After much consideration from both sides of the House, the Deeds and Commercial Registries Authority Bill (Amendment) Bill 2017 was passed in the National Assembly on Thursday.
Moving the second reading of the Bill was Attorney General and Minister of Legal Affairs, Basil Williams.
The Parliamentarian explained that the Deeds and Commercial Registries Authority is a corporate body that was established to promote the efficient operation of the Deeds Registry and the Commercial Registry.
Williams noted that the Authority performs a critical service that is essential to Guyana and contributes significantly to the generation of revenue for the country. He said that the Authority has the power to engage in any act or transaction that is necessary to ensure its proper performance and also regulate its own procedure in accordance with the Act.
The Attorney General told the House that the Authority also has the power, through its Governing Board, to employ persons as may be necessary to carry out its functions with the exception of Registrar and Deputy Registrar of Deeds.
Williams said that the Deeds and Commercial Registries Authority (Amendment) Bill 2017 seeks to amend the Principal Act in a number of ways, one of which includes, substituting for section 5(2) of the Principal Act, a new section to provide for a change in the membership of the Governing Board of the Deeds and Commercial Registries Authority.
In this regard, Williams said that the Board’s membership has been increased from eight to 11. The three new members are another nominee of the Ministry of Finance, one from the Ministry of Business and a nominee of the Guyana Revenue Authority.
The Minister explained that the rationale for the change in membership of the Governing Board stems from the need to have a Board that comprises members that possess a wide range of expertise and experience.
With the addition of these three new members, Williams said it is hoped that it would not only enrich the deliberations of the Board but also increase its efficiency in carrying out its functions.
Furthermore, the Parliamentarian said that the changes in names from the Ministry of Housing and Water to the Ministry of Communities, and from the Guyana Bar Association of Legal Professionals to the Berbice Bar Association are reflected in the membership of the Board.
He noted that consequential amendments were made to Section 6 of the Act in re-lettering because of the re-lettering of the membership of the Board in section 5(2). Williams said that the quorum for a meeting has also been increased from three to five members.
The Amendment Bill however did not find favour with the political opposition. According to the People’s Progressive Party (PPP), the Bill only serves to confirm in the hands of Williams, nothing but absolute power.
Opposition members emphasized that Williams has not brought a single amendment to the Principle Act which would see checks and balances in place to the power he will have regarding the functioning of the Board.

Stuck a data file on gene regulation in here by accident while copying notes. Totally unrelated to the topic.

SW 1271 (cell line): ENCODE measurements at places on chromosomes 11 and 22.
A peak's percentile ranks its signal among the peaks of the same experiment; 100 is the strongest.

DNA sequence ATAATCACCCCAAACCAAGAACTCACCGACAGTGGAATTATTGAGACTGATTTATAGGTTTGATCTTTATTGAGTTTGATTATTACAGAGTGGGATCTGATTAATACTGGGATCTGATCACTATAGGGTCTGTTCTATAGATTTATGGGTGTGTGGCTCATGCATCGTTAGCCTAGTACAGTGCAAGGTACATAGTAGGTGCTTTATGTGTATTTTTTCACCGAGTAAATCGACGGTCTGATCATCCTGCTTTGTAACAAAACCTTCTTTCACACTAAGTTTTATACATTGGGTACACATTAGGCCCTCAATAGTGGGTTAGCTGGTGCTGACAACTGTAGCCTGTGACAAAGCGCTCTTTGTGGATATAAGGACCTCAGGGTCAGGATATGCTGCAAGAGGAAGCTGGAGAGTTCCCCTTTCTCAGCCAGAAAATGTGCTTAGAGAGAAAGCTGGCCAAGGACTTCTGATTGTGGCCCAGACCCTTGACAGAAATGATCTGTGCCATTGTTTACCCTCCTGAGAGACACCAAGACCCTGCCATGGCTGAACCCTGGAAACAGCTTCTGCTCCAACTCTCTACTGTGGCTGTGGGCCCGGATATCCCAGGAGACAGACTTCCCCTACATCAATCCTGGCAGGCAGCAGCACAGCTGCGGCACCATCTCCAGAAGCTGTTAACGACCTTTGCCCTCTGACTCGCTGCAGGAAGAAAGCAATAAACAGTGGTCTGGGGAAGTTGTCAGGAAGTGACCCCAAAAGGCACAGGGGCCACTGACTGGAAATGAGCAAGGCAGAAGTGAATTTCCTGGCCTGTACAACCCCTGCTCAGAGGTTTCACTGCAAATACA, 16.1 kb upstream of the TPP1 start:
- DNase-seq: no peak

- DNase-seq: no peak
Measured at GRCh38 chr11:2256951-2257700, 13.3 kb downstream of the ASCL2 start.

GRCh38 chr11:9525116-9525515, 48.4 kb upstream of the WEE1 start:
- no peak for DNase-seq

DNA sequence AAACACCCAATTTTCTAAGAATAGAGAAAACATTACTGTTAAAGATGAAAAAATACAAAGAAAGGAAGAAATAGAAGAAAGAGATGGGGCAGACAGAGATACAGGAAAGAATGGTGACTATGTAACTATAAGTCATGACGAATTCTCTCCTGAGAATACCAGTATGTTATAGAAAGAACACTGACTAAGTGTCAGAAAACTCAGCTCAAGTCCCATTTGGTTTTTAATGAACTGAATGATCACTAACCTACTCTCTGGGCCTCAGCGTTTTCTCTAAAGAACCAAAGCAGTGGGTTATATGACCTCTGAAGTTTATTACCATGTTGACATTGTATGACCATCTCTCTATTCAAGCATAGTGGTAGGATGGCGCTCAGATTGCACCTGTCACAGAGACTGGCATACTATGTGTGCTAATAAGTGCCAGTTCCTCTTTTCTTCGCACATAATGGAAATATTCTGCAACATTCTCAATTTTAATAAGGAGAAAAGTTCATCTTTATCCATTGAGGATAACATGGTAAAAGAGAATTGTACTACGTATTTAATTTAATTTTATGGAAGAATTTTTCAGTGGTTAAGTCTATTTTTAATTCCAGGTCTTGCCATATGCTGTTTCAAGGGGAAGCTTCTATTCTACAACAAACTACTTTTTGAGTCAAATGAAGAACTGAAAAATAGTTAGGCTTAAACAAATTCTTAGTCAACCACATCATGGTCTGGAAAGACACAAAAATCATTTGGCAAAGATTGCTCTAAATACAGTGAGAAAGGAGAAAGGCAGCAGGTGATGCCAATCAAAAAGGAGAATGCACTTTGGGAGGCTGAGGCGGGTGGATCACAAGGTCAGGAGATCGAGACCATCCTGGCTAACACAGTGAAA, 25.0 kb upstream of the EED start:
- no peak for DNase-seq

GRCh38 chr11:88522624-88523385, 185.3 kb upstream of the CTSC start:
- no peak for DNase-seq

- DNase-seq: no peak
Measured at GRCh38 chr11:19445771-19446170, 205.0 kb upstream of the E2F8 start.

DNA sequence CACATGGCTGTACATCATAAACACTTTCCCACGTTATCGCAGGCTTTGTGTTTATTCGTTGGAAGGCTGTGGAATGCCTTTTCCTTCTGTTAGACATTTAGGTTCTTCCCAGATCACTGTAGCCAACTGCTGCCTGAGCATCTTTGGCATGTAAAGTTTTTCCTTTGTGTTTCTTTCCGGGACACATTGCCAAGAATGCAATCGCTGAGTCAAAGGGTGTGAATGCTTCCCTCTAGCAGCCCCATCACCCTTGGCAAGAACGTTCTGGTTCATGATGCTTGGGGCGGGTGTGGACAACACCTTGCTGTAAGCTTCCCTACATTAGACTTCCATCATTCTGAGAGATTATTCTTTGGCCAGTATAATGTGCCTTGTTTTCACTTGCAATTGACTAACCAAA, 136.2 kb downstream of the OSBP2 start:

In this regard, Opposition Member Adrian Anamayah said that the Bill was not about changing any powers vested in the minister but rather strengthening it. He added that the Deeds Registry, created nearly 100 years ago, was subject to a revised Act in 2013 designed to ensure efficient performance and ease of doing business.
The 2013 Act, he reminded was passed unanimously, and then Opposition Member, Khemraj Ramjattan, noted that it “could be managed without any politicos”.
He said that at the time there was no desire for political control over the Registry. The Bill he added is a clear case of “control freakism.”
The politician received resounding support for his position particularly from his colleague, Opposition Member, Anil Nandlall. The former Attorney General noted that there was no problem with the broadening of the Board, but questioned the “preponderance of power” ascribed to the subject minister.
He said that the move to take control of certain boards has manifested its self, several times with the government. He added that the attempt to have a minister “run things when a board expires, can’t be a good thing.”
Minister of Public Security Khemraj Ramjattan took to the floor and objected to Anamayah’s statements. The Parliamentarian dismissed the claims that the Bill bestowed too much power on the minister.
He noted, instead, that the new measures “go a far way towards making the Board more inclusive.” He argued that there will now be nominees from the Berbice and Georgetown Bar Associations, the Ministry of Finance’s Valuation Committee and the Ministry of Business.
“Because of the nature of the country’s progress into more commercial transactions, we will need a governing body that is more expansive,” Minister Ramjattan pointed out.
Attorney General Basil Williams said that what the Opposition was trying to do, was misrepresent the legislation’s intent. He maintained that his power on the Board will be transitory.
Minister Williams also stressed that the enlargement of the Board to enhance its effectiveness is something that no one has a problem with.
He then recommended the passage of the Bill which was then examined clause by clause and later passed by the majority on the government’s side of the House.
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